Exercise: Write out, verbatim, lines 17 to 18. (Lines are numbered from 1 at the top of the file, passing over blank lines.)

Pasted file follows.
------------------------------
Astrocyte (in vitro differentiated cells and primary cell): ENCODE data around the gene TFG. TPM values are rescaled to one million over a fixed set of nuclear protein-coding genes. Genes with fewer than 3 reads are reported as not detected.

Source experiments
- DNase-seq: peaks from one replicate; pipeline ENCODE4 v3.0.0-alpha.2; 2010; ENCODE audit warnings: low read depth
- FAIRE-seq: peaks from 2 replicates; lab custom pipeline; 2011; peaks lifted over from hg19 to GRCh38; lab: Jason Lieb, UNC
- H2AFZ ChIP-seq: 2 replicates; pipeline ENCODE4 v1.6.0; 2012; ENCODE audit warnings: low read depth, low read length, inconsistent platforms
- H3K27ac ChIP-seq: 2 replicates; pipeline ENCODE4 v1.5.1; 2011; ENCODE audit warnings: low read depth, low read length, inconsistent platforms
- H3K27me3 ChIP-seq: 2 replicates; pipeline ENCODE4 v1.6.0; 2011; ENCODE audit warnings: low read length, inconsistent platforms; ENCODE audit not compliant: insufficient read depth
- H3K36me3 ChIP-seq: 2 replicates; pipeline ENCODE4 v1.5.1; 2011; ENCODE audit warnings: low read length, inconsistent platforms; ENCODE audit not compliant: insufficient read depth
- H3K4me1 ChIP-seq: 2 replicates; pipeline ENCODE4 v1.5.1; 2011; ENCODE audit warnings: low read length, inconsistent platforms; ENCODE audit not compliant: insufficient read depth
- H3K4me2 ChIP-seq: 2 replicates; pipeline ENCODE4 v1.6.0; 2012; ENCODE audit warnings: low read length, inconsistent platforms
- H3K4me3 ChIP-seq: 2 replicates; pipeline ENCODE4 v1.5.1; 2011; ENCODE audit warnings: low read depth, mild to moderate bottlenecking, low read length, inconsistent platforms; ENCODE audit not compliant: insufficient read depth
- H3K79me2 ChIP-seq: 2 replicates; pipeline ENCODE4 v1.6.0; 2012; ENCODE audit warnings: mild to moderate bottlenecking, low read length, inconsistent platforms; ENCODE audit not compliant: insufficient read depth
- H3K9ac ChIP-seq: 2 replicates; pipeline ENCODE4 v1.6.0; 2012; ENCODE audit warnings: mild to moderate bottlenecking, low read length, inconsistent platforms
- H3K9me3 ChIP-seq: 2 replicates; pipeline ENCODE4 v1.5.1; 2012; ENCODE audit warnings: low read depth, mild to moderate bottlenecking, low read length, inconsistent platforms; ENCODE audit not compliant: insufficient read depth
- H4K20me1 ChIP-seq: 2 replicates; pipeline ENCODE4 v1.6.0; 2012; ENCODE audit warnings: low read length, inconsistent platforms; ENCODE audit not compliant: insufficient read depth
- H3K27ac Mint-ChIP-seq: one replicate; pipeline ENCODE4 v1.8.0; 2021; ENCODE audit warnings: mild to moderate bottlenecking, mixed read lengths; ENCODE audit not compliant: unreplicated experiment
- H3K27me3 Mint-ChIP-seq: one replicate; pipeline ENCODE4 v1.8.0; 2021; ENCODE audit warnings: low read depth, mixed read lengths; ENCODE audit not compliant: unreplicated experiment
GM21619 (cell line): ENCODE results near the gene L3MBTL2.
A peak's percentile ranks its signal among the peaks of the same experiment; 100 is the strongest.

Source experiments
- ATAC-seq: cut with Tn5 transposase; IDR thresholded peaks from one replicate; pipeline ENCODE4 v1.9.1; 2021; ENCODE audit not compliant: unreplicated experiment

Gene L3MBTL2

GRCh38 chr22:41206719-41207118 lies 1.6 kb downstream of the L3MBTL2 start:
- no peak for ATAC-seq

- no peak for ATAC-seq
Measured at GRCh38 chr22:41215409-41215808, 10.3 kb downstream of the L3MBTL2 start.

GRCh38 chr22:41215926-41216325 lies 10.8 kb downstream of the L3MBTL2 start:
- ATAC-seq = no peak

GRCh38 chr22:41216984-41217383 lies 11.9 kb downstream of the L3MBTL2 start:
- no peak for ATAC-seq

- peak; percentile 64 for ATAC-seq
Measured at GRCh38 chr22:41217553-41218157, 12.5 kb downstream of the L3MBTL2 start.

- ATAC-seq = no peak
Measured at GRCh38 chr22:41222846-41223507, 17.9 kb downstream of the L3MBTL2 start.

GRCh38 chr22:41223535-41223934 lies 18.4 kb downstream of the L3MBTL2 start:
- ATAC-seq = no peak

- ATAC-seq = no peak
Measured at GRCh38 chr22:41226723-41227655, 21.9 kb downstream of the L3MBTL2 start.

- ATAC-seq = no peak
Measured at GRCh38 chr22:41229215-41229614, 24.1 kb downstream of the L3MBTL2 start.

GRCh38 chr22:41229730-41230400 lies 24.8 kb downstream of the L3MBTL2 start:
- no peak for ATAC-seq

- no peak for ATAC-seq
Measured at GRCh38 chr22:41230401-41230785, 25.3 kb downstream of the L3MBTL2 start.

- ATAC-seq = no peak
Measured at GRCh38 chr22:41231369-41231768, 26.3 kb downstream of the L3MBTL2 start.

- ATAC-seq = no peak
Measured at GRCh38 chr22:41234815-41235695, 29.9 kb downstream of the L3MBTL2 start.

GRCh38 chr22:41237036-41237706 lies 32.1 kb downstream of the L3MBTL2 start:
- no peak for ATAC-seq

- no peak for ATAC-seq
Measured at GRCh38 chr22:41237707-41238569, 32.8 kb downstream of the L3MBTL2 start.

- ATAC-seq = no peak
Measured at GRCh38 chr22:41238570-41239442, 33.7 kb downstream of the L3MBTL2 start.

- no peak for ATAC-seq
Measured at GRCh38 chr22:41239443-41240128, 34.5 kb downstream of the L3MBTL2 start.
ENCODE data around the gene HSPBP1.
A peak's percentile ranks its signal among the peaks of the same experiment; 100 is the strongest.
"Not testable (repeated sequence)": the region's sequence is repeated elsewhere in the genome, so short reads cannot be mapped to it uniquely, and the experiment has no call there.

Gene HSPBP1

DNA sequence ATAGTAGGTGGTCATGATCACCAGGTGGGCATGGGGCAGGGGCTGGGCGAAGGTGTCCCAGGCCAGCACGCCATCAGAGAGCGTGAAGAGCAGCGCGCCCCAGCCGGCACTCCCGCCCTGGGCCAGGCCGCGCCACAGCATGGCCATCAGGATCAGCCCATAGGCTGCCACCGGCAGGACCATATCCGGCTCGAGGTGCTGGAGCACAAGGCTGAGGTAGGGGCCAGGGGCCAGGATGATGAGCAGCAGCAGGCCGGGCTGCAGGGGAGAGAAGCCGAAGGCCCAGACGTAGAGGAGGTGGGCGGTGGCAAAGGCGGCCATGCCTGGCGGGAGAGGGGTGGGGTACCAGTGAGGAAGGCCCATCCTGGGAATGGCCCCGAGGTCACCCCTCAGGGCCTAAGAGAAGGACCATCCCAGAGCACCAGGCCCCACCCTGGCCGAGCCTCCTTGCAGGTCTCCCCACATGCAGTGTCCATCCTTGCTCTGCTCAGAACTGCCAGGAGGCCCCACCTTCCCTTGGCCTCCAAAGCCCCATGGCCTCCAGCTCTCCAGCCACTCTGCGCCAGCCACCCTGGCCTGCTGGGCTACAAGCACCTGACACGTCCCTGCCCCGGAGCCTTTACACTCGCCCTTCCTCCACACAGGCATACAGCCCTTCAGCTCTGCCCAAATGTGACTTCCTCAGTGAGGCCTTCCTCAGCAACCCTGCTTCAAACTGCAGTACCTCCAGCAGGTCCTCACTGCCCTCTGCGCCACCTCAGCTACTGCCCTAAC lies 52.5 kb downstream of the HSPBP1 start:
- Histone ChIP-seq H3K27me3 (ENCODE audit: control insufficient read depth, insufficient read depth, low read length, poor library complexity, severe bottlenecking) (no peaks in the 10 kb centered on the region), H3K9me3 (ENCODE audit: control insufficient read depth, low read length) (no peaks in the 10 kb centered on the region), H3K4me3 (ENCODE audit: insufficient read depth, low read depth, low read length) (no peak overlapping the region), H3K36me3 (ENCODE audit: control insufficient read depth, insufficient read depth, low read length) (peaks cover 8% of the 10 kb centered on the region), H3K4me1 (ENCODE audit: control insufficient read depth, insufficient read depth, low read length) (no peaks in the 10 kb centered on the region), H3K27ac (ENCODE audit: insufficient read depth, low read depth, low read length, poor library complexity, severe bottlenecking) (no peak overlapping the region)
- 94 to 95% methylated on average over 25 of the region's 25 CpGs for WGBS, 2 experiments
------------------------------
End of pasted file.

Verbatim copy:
- H3K27me3 Mint-ChIP-seq: one replicate; pipeline ENCODE4 v1.8.0; 2021; ENCODE audit warnings: low read depth, mixed read lengths; ENCODE audit not compliant: unreplicated experiment
GM21619 (cell line): ENCODE results near the gene L3MBTL2.